There’s much debate about what events and subjects can be considered suitable for comedy and as a veteran of many Edinburgh Fringe shows I’ve often been in the situation where I’ve wondered – is that going too far? But once you’ve sat in a dingy room with a bunch of strangers laughing at yourself, each other and things you thought you would never laugh at it’s amazing how liberating that can be. All ego is stripped away and you realise that every taboo can be laughed into perspective. All colours, nationalities, beliefs and non-beliefs come together to say – it’s not that bad – have a laugh! The threat of death can’t deter morons who believe they will be rewarded with virgins in the afterlife for spilling blood in this one. Hit them where it hurts – laugh in their face – and tell them:

Nous sommes Charlie!

Game of thrown-ups!

salmond thumbsupWhat should Alex Salmond get for Christmas? I would say a large reality check with a good measure of humility on the side. In his mind, however, he already has the second-best present on his list ticked off. As well as polishing up a brass neck that can be seen from outer space, he’s buffing up the brass crown he was hoping to be wearing come this festive season. It won’t go to waste, though – as he’s already indicated he’s quite willing to plonk it on someone else’s head – probably Ed Miliband’s – come the new year. So, from would-be-king to kingmaker – we knew it all along, didn’t we?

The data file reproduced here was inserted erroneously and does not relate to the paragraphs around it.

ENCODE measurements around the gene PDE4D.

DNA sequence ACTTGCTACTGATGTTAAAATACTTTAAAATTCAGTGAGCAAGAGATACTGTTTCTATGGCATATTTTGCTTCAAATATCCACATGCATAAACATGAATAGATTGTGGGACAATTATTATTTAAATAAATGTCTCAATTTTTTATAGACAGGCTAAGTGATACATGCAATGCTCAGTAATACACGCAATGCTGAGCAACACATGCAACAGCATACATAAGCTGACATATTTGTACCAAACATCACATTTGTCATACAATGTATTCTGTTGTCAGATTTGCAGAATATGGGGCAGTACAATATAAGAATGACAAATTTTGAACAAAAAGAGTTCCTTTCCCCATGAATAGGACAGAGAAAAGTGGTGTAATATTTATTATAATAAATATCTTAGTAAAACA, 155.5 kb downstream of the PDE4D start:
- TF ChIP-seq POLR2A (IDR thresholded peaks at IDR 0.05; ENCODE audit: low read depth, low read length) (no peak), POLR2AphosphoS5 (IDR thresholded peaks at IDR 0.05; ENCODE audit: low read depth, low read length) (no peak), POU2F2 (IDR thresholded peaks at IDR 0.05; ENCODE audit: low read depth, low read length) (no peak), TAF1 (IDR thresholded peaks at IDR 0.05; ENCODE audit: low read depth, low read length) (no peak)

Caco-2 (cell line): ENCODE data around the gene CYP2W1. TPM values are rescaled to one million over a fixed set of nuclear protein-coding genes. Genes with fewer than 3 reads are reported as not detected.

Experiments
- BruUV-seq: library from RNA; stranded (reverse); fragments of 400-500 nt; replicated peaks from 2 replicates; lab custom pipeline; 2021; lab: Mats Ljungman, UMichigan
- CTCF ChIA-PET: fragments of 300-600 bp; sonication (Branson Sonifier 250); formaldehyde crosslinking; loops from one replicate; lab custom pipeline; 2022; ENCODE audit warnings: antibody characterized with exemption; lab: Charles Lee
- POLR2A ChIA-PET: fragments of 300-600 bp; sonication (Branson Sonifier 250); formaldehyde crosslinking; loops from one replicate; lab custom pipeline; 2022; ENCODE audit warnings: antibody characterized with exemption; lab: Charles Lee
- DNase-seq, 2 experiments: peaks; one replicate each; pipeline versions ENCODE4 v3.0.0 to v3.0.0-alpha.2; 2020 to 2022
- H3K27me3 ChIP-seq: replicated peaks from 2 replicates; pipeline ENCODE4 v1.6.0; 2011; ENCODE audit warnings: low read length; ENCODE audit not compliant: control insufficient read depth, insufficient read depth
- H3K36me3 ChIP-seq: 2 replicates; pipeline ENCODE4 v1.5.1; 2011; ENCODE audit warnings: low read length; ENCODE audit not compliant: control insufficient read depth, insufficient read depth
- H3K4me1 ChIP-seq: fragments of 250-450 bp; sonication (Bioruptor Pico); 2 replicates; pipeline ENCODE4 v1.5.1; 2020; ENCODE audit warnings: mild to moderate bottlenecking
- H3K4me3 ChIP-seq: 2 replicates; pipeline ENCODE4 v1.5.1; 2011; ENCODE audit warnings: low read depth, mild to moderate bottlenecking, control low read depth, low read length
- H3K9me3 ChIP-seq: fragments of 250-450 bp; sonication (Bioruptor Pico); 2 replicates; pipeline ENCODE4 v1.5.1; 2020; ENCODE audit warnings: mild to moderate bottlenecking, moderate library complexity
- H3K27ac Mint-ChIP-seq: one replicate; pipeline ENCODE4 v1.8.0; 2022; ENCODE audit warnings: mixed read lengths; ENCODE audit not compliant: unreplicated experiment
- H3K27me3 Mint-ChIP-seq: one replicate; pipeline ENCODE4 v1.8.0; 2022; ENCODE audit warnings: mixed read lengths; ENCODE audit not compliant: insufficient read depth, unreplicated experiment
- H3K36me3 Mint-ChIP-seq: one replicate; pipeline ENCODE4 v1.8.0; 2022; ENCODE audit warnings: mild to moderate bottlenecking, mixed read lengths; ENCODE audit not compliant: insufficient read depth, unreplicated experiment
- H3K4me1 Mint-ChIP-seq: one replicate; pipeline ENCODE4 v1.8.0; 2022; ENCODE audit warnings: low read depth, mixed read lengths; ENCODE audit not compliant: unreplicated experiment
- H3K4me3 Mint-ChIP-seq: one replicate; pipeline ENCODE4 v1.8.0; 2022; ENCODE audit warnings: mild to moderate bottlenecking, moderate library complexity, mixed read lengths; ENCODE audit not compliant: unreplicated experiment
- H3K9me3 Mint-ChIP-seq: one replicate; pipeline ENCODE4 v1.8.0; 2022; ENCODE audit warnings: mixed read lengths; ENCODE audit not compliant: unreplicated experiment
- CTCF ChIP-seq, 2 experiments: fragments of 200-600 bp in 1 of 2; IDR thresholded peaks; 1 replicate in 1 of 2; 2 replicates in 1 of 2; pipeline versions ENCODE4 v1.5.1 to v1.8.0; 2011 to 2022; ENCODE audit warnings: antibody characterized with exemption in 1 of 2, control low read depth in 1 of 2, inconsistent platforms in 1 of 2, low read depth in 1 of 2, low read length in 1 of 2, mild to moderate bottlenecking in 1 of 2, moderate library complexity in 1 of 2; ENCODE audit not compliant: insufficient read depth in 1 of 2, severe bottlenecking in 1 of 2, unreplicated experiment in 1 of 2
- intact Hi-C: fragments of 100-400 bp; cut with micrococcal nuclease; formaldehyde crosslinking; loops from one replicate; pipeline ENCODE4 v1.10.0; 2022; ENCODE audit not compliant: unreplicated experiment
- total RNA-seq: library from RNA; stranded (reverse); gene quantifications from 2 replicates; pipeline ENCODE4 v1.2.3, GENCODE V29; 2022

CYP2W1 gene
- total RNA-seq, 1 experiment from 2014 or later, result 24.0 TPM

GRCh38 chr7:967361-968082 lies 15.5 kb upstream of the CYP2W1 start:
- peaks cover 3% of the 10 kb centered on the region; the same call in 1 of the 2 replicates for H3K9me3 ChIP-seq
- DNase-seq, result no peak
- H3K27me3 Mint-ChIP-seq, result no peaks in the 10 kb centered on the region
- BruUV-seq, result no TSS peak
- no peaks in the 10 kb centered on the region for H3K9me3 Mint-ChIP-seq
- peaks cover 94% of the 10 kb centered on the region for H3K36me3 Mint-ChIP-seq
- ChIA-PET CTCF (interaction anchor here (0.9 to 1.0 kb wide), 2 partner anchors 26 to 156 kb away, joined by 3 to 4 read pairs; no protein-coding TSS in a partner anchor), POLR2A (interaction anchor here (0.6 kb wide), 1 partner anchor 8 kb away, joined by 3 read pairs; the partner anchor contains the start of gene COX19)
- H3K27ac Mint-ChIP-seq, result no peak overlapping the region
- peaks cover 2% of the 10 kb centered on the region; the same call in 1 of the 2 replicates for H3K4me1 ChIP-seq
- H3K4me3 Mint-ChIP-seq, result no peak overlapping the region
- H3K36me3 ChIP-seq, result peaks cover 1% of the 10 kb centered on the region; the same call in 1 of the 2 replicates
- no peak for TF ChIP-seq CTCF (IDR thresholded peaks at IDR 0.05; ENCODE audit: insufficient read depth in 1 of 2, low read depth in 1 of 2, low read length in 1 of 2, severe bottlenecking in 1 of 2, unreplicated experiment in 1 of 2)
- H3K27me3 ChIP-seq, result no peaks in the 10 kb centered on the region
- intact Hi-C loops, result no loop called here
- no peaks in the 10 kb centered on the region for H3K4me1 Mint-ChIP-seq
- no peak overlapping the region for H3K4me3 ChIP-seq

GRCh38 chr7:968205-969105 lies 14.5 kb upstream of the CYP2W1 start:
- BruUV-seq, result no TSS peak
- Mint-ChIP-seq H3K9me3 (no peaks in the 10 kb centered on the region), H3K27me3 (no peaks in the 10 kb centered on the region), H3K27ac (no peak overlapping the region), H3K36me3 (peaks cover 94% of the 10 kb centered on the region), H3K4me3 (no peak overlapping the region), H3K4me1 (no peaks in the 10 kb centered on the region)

Without sounding too Russell Brand about it all – it would seem that the vast majority of politicians are egomaniacs and can’t be trusted. With people like Alex Salmond and Nigel Farage particular examples, with their never-ending gall and talent (of a sort) to wring out every last ounce of self-promotion from a situation, however negative. It was particularly jaw-drop-inducing that big Eck should hold court on the day that crashing oil prices were heralding the scrapping of jobs in the Aberdeen area, once known as Trump-town. Not such a safe bet for funding a new nation then, eh?

That shouldn’t mean we should give up and not engage though. It was great that so many people got involved during the referendum debate, however a sad aspect was friends and families being torn apart and in many cases still not speaking to each other. The key is knowing that politics is a dirty old business and that people who were at each others’ throats one day will be doing deals the next, leaving us lot looking like a bunch of muppets if we continue to trade insults and wage war on each other.

But back to some other items on Alex Salmond’s Christmas list – perhaps the Game of Thrones box-set and a copy of Machiavelli’s The Prince? Some chance! He could act as adviser on both of those. I’ve heard he’s actually (gasp!) going to be taking some time off (we’ll see… ) to rest a repetitive strain injury on his wrist. I’ll resist making any cheap comments but merely say it must have been all that rubbing!